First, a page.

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    Fashion Industry Is Deliberately Murdering Our Rivers - Environment Experts

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    In China, it has been estimated that 70 percent of the rivers and lakes are contaminated by 2.5 gallons of wastewater produced by the textile industry. This has led to high instances of liver cancer and deformities with the people who live in these areas.

    There is a joke in China. They say you can predict the "it" colour for the season by looking at the colour of the river.

    In 1998 the US space agency, NASA took a satellite picture of China's Pearl River with a dark blue streak of pollution running through it, and they captured this area up until 2003. The images show the dark blue streak and the impact of urbanization on the area.

    ​The destruction of rivers across the world has been examined in a new film and documentary titled RiverBlue, which explores the danger that the fashion industry poses to the environment.

    The film follows international river conservationist, Mark Angelo, as he travels across the globe to investigate the world's most polluted industries such as fashion. 

    China’s Pearl River Delta with a large blue streak of pollution running through it.
    © NASA . Jesse Allen
    China’s Pearl River Delta with a large blue streak of pollution running through it.

    RiverBlue is hailed as "groundbreaking" by critics who say it looks closely at the destruction of rivers globally, the effect it has on humanity and the solutions to try and inspire hope for a more sustainable future. 

    Through harsh chemical manufacturing processes and the irresponsible disposal of toxic chemical waste, our favorite fashion items destroy rivers and impact the lives of people who count on these waterways for their survival. 

    ​Mr. Angelo states within the film that he has always been captivated by rivers and the power that they harness within them. However he also states that he has seen so much that troubles him and that the textile industry is destroying the world's most natural resource. 

    The film travels to Bangledash and visits a place called Buriganga in Dhaka, which is home to more than 50 million people. It also has hundreds of textile mills and leather tanneries. The river in this city has become one of the most polluted in the world. The textile manufacturers use chemicals that can disrupt hormonal and nervous systems. The film shows young children working with leather skins, which have resulted in long-term health problems.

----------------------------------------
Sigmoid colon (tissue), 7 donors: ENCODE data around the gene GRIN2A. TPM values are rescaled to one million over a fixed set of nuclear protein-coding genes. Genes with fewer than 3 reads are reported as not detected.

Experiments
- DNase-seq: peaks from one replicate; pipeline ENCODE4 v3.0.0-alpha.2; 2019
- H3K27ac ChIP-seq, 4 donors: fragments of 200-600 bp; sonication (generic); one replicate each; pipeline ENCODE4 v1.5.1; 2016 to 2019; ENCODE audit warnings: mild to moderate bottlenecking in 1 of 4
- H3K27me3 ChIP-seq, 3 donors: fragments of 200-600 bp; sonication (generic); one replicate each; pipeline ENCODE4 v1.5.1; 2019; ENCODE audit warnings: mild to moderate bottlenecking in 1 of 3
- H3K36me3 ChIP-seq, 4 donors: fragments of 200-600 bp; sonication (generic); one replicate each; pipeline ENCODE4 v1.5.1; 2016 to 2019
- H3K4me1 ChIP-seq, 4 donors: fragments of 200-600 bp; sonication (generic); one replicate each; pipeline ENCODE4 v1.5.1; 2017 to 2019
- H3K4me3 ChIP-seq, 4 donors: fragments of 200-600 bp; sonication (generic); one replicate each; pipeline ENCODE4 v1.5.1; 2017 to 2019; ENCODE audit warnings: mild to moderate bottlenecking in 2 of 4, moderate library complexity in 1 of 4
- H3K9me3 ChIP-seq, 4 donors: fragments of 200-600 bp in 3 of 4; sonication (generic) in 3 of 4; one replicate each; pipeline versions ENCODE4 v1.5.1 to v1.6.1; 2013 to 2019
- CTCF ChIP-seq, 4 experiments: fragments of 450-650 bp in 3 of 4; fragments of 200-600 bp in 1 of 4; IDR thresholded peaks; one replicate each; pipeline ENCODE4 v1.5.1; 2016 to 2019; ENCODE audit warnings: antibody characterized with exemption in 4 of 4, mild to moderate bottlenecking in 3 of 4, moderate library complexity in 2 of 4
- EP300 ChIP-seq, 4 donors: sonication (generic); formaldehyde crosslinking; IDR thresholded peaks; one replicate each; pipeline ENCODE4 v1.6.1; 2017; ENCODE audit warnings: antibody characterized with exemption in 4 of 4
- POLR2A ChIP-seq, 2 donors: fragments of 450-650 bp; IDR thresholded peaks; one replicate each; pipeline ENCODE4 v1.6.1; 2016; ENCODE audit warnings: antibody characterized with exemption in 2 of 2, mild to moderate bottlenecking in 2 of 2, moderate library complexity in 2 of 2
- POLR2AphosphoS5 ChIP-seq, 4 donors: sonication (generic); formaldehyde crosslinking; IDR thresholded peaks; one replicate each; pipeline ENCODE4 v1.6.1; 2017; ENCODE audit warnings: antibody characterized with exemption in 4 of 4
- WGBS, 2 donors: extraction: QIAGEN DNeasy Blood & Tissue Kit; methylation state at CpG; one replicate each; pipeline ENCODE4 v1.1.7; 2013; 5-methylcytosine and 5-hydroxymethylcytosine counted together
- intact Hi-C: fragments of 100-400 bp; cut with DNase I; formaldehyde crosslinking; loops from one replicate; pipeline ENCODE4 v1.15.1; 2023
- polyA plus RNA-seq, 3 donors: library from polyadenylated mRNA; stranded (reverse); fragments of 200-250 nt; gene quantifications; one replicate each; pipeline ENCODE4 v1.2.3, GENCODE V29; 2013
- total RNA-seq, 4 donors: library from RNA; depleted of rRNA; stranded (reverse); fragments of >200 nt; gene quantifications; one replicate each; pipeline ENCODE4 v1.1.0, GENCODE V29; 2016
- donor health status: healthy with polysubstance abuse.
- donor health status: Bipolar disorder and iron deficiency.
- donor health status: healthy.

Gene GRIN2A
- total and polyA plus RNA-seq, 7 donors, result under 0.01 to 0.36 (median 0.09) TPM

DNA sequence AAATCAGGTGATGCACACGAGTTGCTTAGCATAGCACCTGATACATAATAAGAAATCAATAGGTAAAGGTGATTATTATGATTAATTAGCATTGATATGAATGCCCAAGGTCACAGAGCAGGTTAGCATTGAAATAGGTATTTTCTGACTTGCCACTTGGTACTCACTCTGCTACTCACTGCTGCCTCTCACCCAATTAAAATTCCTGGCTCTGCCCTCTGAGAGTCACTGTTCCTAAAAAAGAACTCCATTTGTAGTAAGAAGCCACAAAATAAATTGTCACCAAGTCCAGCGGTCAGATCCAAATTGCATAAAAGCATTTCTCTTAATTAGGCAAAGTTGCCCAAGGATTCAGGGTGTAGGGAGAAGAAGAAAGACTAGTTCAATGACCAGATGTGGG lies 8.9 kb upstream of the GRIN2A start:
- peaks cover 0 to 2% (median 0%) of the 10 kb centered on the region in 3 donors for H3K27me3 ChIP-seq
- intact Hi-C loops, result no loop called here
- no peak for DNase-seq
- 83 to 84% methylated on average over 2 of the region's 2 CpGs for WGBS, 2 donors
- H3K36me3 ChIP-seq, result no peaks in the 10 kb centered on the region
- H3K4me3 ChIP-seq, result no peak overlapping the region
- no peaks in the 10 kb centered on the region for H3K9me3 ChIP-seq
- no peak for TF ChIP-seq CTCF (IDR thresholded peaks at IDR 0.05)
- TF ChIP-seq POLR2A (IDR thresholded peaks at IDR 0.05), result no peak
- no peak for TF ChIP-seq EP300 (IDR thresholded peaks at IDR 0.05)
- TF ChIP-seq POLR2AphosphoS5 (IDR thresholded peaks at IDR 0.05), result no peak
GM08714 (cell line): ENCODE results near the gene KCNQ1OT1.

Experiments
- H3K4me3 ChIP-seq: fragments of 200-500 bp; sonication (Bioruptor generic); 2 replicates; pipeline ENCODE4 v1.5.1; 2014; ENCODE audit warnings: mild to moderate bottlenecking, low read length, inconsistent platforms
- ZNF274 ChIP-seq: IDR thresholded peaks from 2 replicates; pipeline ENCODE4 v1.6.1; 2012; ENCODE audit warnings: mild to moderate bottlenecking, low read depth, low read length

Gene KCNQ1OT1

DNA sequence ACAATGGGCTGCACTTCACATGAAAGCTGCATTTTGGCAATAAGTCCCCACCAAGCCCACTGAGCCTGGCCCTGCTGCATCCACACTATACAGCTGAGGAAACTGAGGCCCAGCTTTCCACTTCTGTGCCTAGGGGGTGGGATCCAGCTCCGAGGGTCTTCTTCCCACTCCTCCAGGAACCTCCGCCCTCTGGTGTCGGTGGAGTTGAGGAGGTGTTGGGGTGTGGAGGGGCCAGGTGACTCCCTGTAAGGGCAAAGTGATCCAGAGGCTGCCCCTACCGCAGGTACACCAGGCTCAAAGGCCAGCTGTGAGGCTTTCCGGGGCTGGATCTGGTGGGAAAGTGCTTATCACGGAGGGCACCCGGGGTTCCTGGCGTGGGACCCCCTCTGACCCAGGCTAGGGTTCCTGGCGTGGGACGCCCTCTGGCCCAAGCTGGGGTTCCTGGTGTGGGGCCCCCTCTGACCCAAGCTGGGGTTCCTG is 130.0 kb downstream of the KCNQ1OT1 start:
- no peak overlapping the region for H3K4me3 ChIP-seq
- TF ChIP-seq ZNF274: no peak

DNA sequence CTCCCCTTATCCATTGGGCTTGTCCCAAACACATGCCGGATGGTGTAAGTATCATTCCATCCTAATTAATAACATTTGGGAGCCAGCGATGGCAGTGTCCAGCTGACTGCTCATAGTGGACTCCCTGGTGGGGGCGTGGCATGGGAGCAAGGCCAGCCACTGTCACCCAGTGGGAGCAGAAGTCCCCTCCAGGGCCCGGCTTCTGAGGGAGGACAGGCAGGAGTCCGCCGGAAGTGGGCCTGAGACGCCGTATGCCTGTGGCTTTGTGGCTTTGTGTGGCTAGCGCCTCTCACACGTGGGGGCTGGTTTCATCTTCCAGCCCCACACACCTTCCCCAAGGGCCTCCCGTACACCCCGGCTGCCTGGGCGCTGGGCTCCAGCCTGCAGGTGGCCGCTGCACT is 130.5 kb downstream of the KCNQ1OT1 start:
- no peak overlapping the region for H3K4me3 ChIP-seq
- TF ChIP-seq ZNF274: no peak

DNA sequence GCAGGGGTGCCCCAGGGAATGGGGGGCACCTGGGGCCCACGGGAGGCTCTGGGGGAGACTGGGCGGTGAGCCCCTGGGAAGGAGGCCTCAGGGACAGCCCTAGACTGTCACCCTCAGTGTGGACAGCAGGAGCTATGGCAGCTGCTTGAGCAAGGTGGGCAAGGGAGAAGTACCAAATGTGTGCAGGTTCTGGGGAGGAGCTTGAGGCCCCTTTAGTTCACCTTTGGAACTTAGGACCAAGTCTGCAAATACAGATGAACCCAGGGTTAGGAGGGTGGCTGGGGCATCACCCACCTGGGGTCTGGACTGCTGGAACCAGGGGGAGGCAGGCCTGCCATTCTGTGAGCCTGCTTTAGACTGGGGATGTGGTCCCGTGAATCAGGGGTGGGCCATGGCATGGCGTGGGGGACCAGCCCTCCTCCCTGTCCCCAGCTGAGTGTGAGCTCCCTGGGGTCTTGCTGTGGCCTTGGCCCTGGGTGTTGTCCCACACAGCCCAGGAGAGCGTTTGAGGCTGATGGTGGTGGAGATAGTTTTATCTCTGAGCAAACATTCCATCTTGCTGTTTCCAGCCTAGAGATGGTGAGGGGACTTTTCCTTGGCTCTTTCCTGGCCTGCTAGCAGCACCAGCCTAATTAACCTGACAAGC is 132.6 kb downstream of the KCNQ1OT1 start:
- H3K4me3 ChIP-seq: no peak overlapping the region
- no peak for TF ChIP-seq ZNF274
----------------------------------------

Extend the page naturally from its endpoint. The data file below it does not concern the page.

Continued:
India also has over 400 tanneries. The industrial city of Kanpur has a river that is subject to toxic chromium dumping, which as a result turns up in cows milk and agriculture products. 

    Sunita Narain, who is the director general of Center for Science and Environment in India has said that this toxic dumping is deliberately destroying the environment. 

    "We are committing hydrocide. We are deliberately murdering our rivers," Ms. Narain said in a recent interview. 

    So could brand name clothing companies be disregarding the environment in their quest for profits and what part does the consumer play within this complex story? 

    "Low cost clothing has a high cost attached to it, one to the environment and public health," Mr. Angelo says within the documentary. 

    "It was the area of China where most of the blue jeans are manufactured, I thought everyone wears jeans. We could bring this problem to the world stage," Ms. Narain said in a recent interview.

    Angelo does believe that there is a solution to this problem, which would focus on corporations being accountable for their environmental practices, ensuring that no one has the right to damage or destroy a river. More needs to be done within the textile sector, who have to commit to a fashion industry without pollution.

    Mr. Angelo also believes that the consumer has power and that they have to seek out clothing made in an environmentally friendly manner. 

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    Tags:
    toxic waste, disposal, survival, humanity, toxic chemicals, river, documentary, India, China, Europe, United Kingdom, Bangladesh
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